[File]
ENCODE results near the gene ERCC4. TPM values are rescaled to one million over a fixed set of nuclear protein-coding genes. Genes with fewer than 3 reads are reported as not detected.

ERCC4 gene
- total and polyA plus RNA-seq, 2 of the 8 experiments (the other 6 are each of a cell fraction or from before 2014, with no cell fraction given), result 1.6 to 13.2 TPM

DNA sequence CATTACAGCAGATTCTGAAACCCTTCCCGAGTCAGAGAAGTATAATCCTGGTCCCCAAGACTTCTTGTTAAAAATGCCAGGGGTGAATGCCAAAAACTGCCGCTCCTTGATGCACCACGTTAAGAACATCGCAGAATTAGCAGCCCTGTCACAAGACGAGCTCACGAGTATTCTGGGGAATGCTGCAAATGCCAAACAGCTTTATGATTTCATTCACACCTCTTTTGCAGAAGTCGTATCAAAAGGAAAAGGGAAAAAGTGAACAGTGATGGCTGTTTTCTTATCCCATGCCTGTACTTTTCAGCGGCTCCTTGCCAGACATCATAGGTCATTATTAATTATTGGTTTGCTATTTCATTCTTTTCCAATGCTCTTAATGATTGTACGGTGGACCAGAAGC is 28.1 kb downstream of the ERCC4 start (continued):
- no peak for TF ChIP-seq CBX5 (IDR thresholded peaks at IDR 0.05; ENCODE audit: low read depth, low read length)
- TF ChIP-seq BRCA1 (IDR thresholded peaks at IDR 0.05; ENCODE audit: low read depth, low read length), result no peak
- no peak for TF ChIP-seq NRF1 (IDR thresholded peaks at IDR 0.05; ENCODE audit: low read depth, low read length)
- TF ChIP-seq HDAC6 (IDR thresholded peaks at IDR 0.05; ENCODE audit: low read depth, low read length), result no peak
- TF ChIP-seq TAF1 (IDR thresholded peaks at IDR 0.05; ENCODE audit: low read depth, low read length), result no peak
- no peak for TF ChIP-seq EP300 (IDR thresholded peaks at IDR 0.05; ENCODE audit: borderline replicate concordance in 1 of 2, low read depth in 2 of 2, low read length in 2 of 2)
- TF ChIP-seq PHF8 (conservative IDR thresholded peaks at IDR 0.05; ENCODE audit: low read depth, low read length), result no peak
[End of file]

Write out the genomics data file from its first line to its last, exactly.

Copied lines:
ENCODE results near the gene ERCC4. TPM values are rescaled to one million over a fixed set of nuclear protein-coding genes. Genes with fewer than 3 reads are reported as not detected.

ERCC4 gene
- total and polyA plus RNA-seq, 2 of the 8 experiments (the other 6 are each of a cell fraction or from before 2014, with no cell fraction given), result 1.6 to 13.2 TPM

DNA sequence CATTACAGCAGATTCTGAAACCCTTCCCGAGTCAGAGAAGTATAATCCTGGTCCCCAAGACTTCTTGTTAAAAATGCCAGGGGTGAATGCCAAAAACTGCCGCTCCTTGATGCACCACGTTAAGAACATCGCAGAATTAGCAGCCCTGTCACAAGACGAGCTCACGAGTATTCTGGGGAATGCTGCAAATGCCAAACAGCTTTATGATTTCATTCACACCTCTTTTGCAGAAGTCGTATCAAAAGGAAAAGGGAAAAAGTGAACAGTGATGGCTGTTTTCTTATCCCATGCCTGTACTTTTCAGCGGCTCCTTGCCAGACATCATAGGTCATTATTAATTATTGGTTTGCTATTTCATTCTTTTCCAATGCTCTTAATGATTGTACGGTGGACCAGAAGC is 28.1 kb downstream of the ERCC4 start (continued):
- no peak for TF ChIP-seq CBX5 (IDR thresholded peaks at IDR 0.05; ENCODE audit: low read depth, low read length)
- TF ChIP-seq BRCA1 (IDR thresholded peaks at IDR 0.05; ENCODE audit: low read depth, low read length), result no peak
- no peak for TF ChIP-seq NRF1 (IDR thresholded peaks at IDR 0.05; ENCODE audit: low read depth, low read length)
- TF ChIP-seq HDAC6 (IDR thresholded peaks at IDR 0.05; ENCODE audit: low read depth, low read length), result no peak
- TF ChIP-seq TAF1 (IDR thresholded peaks at IDR 0.05; ENCODE audit: low read depth, low read length), result no peak
- no peak for TF ChIP-seq EP300 (IDR thresholded peaks at IDR 0.05; ENCODE audit: borderline replicate concordance in 1 of 2, low read depth in 2 of 2, low read length in 2 of 2)
- TF ChIP-seq PHF8 (conservative IDR thresholded peaks at IDR 0.05; ENCODE audit: low read depth, low read length), result no peak